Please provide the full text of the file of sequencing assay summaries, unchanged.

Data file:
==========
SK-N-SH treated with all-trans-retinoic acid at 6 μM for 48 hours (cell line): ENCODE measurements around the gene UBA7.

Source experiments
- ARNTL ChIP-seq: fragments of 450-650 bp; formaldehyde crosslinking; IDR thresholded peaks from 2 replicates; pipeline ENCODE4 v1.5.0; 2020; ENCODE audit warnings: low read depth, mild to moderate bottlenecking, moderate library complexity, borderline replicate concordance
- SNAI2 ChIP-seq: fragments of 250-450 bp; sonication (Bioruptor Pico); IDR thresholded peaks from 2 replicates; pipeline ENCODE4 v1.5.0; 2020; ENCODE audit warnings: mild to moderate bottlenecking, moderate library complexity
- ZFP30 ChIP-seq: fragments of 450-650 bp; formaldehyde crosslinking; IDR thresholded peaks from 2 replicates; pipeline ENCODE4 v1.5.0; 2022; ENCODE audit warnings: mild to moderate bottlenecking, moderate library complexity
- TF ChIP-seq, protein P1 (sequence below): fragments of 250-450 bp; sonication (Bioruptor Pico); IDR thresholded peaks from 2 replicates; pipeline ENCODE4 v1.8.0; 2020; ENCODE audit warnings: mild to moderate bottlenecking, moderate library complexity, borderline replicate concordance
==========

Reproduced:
SK-N-SH treated with all-trans-retinoic acid at 6 μM for 48 hours (cell line): ENCODE measurements around the gene UBA7.

Source experiments
- ARNTL ChIP-seq: fragments of 450-650 bp; formaldehyde crosslinking; IDR thresholded peaks from 2 replicates; pipeline ENCODE4 v1.5.0; 2020; ENCODE audit warnings: low read depth, mild to moderate bottlenecking, moderate library complexity, borderline replicate concordance
- SNAI2 ChIP-seq: fragments of 250-450 bp; sonication (Bioruptor Pico); IDR thresholded peaks from 2 replicates; pipeline ENCODE4 v1.5.0; 2020; ENCODE audit warnings: mild to moderate bottlenecking, moderate library complexity
- ZFP30 ChIP-seq: fragments of 450-650 bp; formaldehyde crosslinking; IDR thresholded peaks from 2 replicates; pipeline ENCODE4 v1.5.0; 2022; ENCODE audit warnings: mild to moderate bottlenecking, moderate library complexity
- TF ChIP-seq, protein P1 (sequence below): fragments of 250-450 bp; sonication (Bioruptor Pico); IDR thresholded peaks from 2 replicates; pipeline ENCODE4 v1.8.0; 2020; ENCODE audit warnings: mild to moderate bottlenecking, moderate library complexity, borderline replicate concordance